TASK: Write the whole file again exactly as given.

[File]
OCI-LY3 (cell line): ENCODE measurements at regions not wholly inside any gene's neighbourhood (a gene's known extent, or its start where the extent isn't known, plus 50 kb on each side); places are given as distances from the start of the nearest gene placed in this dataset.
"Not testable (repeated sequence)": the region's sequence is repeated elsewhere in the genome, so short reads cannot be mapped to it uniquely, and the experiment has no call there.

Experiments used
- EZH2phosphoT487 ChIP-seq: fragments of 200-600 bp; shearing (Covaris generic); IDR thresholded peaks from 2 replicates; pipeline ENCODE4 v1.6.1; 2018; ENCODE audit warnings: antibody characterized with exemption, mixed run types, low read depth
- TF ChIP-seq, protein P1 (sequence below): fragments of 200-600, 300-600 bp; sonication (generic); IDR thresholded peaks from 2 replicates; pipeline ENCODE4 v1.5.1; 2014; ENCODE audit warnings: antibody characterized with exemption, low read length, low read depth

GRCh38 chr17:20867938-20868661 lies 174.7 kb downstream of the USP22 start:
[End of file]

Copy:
OCI-LY3 (cell line): ENCODE measurements at regions not wholly inside any gene's neighbourhood (a gene's known extent, or its start where the extent isn't known, plus 50 kb on each side); places are given as distances from the start of the nearest gene placed in this dataset.
"Not testable (repeated sequence)": the region's sequence is repeated elsewhere in the genome, so short reads cannot be mapped to it uniquely, and the experiment has no call there.

Experiments used
- EZH2phosphoT487 ChIP-seq: fragments of 200-600 bp; shearing (Covaris generic); IDR thresholded peaks from 2 replicates; pipeline ENCODE4 v1.6.1; 2018; ENCODE audit warnings: antibody characterized with exemption, mixed run types, low read depth
- TF ChIP-seq, protein P1 (sequence below): fragments of 200-600, 300-600 bp; sonication (generic); IDR thresholded peaks from 2 replicates; pipeline ENCODE4 v1.5.1; 2014; ENCODE audit warnings: antibody characterized with exemption, low read length, low read depth

GRCh38 chr17:20867938-20868661 lies 174.7 kb downstream of the USP22 start: